Tuesday, 22 July 2014

The Commission has its say: What Constitutes Bullying?

On 1 January 2014 the anti-bullying jurisdiction was introduced into the Fair Work Act to combat bullying in the workplace. The still relatively new jurisdiction allows the Fair Work Commission (FWC) to intervene in workplaces and make anti-bullying orders. While this jurisdiction does not allow for monetary compensation for alleged victims of workplace bullying, a breach of a FWC Order may attract civil penalties.

The Act states that a worker is bullied at work when an individual or group “repeatedly behaves unreasonably towards the worker … and … that behaviour creates a risk to health and safety”. The FWC has now handed down two significant rulings as to what constitutes bullying as opposed to reasonable management action.

In the case of Ms SB [2014] FWC 2104, a manager made various and wide reaching allegations against her employer, on the basis that she had been subject to two separate internal bullying complaints, that the company investigated those complaints and then failed to notify co-workers of the results of those complaints which resulted in “ongoing malicious rumours”. She also alleged that she had been bullied by one of her subordinates.

Pursuant to the Act, the FWC had to consider whether:

(a) an individual or group of individuals had behaved unreasonably towards the applicant; and

(b) whether that behaviour created a risk to health and safety.

The FWC noted that in order to determine whether management action is reasonable, an objective assessment is required and that “the test is whether the management action was reasonable, not whether it could have been undertaken in a manner that was ‘more reasonable’ or ‘more acceptable'”. Therefore, “management actions do not need to be perfect or ideal to be considered reasonable” and importantly “any ‘unreasonableness’ must arise from the actual management action in question, rather than the applicant’s perception of it”.

Whilst accepting that a manager may be subject to bullying by subordinate employees, the Commissioner ultimately was not satisfied that “the limited degree of unreasonable behaviour by the individuals concerned was such that it created a risk to health and safety”.

The Commissioner however did note that he did not consider the application as vexatious and that there were some “cultural, communication and management issues in this workplace that should be addressed by senior management”.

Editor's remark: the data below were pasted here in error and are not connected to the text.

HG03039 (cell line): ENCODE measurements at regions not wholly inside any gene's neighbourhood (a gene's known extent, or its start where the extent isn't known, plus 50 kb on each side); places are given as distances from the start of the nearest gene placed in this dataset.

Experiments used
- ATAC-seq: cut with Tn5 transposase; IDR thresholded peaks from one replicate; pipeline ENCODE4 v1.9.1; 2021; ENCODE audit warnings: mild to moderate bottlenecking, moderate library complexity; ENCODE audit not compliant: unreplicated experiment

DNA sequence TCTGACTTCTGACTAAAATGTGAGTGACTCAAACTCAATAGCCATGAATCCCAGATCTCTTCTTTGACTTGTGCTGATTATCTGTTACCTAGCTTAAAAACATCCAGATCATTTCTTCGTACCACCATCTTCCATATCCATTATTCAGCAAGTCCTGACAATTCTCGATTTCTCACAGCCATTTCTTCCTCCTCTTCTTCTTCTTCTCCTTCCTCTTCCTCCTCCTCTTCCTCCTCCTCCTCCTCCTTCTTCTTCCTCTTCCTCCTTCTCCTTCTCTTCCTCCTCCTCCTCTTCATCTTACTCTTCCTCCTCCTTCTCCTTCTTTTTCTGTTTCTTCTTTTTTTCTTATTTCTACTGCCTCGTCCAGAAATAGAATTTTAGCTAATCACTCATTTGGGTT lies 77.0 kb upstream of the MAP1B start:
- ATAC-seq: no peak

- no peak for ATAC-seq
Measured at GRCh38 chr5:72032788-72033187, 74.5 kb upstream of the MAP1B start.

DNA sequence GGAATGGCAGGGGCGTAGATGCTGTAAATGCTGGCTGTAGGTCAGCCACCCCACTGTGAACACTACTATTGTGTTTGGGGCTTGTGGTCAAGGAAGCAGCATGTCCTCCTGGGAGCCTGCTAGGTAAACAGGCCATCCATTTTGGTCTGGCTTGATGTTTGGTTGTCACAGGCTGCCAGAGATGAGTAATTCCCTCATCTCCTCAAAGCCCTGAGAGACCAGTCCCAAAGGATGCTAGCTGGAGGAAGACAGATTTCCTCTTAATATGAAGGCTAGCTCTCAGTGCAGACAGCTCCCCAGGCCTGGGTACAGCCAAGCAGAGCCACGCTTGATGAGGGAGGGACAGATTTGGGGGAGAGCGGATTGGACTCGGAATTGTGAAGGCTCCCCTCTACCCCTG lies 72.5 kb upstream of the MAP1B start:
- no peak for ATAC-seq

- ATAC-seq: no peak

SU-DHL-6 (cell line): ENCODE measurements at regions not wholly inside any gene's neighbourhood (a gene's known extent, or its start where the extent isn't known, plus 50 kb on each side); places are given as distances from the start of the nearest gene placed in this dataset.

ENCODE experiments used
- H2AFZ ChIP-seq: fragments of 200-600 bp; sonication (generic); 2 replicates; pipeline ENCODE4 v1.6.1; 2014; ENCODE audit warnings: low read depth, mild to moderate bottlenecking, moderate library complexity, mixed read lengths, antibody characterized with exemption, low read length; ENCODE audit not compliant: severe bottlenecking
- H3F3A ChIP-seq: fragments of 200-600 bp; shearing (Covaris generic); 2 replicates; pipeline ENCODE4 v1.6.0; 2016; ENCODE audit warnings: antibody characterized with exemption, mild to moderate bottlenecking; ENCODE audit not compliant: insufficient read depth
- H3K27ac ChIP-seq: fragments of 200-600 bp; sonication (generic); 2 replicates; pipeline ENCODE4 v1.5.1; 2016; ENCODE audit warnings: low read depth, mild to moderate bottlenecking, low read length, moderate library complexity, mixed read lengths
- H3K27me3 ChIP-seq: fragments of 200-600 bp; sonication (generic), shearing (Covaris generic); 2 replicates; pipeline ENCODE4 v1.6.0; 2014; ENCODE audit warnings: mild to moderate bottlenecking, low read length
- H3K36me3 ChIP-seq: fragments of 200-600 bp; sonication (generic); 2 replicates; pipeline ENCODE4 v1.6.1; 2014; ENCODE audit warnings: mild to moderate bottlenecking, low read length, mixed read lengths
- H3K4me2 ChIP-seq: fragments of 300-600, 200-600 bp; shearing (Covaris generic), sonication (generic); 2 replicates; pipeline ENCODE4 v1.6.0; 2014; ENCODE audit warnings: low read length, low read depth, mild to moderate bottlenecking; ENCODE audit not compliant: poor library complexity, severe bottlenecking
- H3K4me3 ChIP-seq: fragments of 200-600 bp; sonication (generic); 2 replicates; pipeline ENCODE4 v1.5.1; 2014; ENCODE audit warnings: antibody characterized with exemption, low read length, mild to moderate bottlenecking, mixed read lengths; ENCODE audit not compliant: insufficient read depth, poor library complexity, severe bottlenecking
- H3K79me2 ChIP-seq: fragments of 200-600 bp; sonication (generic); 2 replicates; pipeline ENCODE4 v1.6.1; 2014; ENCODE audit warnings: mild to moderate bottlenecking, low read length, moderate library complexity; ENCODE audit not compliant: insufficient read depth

In the case of Tao Sun [2014] FWC 3839, an employee claimed that his general manager bullied him when he directed him to take on a project that was not referred to in his job description. He alleged that the general manager changed his performance appraisal which caused him to receive an annual bonus less than he expected. In support of this allegation, Mr Sun had checked his general manager’s emails.

In rejecting the employee’s claim, the FWC stated that:

“It is not sustainable for employees to say that a task is beyond their skill level and if the Employer does not agree, allege that it is workplace bullying. Such a situation would be tantamount to the Commission endorsing a one sided self determining premise as bullying in the workplace”

Therefore, the FWC notes that “It is not uncommon for [position descriptions] to be couched in general terms and not contain each and every current or projected task to be undertaken”. Further, the Commissioner was hesitant to consider an employee’s eligibility to a discretionary bonus as a form of workplace bullying, unless it can be demonstrated that it was applied in a punitive manner.

In regards to Mr Sun accessing his general manager’s emails, the FWC stated that “Because an employee believes that they are being bullied at work does not give him or her immunity from observing all the policies and practices expected in the workplace and in the employment relationship”.

What does this mean for employers?

The above cases demonstrate that reasonable management action, or action taken by management that can objectively be considered as reasonable, will not be considered as workplace bullying. However, employers should take caution in ensuring that any investigation undertaken as a result of a bullying complaint is undertaken in a transparent and justifiable manner.

HR Legal can assist you if you require advice on workplace bullying.


This article was produced by HR Legal. It is intended to provide general information only in summary format on legal issues. It does not constitute legal advice, and should not be relied on as such.

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